to 7 degrees. The expectation of a group of four aligned segments is 1/250.

Most observers detect them immediately.

is true, we perceive events if and only if they are meaningful in the preceding

sense. The alignment on the right side of Figure 1 is meaningful while the left

side of the figure contains no meaningful alignment of four segments.

As an example of generic computation we can do with this definition, let

us assume that the probability that a given object Oi has the considered quality

is equal to p. Then, under the independence assumption, the probability that at

least k objects out of the observed n have this quality is

8

n ! n$

B( p,n,k) = ' # &p i (1 ( p) ,

n(i

i=k " k %

i.e. the tail of the binomial distribution. The independence assumption is not

realistic, but it is an a contrario assumption. In order to get an upper bound of

the number of false alarms, i.e. the expectation of the geometric event

happening by pure chance, we can simply multiply the above probability by the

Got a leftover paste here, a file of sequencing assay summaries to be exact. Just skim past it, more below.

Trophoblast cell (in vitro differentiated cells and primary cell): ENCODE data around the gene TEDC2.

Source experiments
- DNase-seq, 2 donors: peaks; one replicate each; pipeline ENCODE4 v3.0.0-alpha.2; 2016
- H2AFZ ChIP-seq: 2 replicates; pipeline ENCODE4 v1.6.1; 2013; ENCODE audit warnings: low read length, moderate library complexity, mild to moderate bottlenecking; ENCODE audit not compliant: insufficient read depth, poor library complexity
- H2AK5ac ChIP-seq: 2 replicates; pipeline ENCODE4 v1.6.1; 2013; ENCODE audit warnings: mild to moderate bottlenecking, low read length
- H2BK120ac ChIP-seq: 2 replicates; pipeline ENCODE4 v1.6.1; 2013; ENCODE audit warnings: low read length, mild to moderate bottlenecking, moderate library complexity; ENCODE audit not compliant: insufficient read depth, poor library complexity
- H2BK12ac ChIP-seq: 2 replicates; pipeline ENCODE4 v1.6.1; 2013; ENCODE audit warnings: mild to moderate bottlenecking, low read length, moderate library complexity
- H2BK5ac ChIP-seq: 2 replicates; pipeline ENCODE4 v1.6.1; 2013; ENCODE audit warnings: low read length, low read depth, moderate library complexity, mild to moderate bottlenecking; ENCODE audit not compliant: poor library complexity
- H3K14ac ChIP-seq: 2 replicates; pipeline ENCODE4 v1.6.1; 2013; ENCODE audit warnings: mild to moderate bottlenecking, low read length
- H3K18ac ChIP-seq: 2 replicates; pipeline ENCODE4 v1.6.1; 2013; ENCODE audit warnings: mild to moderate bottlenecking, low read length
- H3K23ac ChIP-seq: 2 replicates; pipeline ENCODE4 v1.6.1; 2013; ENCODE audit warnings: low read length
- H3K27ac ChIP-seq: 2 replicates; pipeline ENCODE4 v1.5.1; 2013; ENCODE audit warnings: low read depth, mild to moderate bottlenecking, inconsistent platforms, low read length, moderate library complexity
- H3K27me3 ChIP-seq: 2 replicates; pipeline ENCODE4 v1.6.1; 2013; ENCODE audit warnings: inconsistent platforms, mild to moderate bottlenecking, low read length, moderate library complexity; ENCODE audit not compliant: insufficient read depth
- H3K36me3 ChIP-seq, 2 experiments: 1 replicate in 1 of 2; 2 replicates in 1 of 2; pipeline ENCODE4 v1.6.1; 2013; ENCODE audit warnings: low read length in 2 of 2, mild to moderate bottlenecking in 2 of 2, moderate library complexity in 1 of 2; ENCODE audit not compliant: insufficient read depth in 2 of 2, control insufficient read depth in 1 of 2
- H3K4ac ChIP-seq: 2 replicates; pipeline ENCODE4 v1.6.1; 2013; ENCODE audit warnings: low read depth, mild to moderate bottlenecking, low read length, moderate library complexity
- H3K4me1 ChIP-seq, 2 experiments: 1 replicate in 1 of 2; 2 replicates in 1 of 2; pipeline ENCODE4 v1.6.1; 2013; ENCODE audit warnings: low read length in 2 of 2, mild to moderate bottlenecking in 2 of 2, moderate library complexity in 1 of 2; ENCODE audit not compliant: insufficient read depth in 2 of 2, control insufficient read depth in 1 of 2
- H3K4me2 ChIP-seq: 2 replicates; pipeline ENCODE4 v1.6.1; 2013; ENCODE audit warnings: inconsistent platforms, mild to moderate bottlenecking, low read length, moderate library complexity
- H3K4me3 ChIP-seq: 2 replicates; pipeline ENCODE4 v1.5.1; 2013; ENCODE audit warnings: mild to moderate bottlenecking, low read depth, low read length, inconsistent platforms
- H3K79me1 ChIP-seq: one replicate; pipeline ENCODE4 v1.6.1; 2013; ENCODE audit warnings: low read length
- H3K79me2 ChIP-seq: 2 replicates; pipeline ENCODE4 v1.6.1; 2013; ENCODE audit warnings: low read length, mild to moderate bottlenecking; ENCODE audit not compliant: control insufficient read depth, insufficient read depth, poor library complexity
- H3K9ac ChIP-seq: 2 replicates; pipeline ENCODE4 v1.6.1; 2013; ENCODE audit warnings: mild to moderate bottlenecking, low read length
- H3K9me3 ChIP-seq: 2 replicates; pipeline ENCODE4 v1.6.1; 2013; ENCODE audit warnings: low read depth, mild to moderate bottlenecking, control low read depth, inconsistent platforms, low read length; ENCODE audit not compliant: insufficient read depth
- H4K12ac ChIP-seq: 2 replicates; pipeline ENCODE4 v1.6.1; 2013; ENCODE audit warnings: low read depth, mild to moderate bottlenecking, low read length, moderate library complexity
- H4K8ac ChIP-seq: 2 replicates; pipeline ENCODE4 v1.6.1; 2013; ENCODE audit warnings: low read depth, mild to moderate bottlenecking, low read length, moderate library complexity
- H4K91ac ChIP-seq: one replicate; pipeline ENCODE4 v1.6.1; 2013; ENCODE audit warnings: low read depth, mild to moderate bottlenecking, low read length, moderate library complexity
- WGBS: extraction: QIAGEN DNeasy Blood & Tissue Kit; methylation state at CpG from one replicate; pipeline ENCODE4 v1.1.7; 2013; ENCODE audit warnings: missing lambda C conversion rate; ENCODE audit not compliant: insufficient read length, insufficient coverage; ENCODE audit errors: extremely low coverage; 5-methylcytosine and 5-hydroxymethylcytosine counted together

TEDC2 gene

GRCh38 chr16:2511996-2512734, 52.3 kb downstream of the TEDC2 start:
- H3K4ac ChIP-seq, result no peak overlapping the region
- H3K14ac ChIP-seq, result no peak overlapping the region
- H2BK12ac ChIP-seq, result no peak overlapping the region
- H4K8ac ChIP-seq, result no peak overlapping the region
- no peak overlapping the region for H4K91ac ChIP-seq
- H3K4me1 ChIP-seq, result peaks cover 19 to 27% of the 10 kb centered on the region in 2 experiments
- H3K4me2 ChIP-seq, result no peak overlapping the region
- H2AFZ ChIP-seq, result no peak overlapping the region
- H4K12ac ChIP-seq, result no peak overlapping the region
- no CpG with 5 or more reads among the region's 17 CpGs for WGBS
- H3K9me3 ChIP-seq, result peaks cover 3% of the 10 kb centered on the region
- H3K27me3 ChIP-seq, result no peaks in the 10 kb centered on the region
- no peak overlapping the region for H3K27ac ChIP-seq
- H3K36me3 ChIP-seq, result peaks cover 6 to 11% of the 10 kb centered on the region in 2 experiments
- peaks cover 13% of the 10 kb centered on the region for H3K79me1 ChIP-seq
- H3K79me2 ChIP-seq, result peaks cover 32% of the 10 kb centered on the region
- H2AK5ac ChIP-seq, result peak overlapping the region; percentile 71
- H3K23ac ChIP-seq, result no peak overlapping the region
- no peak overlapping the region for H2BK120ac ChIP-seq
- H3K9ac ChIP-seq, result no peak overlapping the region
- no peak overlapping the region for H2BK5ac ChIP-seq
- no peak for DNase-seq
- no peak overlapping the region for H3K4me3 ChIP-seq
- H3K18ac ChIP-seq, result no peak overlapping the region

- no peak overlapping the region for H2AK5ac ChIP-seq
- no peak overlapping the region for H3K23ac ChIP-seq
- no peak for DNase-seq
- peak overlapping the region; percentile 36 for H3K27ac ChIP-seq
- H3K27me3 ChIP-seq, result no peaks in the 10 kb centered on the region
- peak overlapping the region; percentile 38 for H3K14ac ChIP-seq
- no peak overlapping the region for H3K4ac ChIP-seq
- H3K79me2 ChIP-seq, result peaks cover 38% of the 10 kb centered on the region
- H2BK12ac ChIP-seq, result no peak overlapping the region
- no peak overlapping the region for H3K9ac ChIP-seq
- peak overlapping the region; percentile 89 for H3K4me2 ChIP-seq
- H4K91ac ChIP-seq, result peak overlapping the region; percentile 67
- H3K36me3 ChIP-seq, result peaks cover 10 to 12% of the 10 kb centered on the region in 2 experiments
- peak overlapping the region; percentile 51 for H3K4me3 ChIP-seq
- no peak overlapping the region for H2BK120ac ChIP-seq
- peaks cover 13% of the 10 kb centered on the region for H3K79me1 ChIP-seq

number of tests we perform on the image. Let us call NT the number of tests.

Then in most cases we shall consider in the next subsections, a considered

event will be defined as -meaningful if

N T B( p,n,k ) ! ".

We call in the following the left hand member of this inequality on the the

“number of false alarms” (NFA).

If this expected number, is very low, then the group should be

considered as meaningful, since it cannot be due only to chance. This means

that we reject, a contrario, the independence hypothesis. Under an

independence assumption, probabilities are obtained as products of more

elementary probabilities. Therefore, it is often possible to prove (it will be the

case in what follows), that the minimal size of the meaningful group, depends

on the logarithm of the allowed number of false alarms. We shall see that,

experimentally, we can take this number equal to 1, since modifying its value

does not much change the results. We have to pay attention to the fact that the

a contrario events we define must not depend in any way of the observation.

When 1, we talk about meaningful events. This seems to contradict

the necessary notion of a parameter-less theory. Now, it does not, since the -

dependency of meaningfulness will be low (it will be in fact a log -

dependency). The probability that a meaningful event is observed by accident

will be very small. In such a case, our perception is liable to see the event, no

matter whether it is “true” or not. Our term !-meaningful is related to the

classical p-significance in statistics ; as we shall see further on, we must use

expectations in our estimates and not probabilities.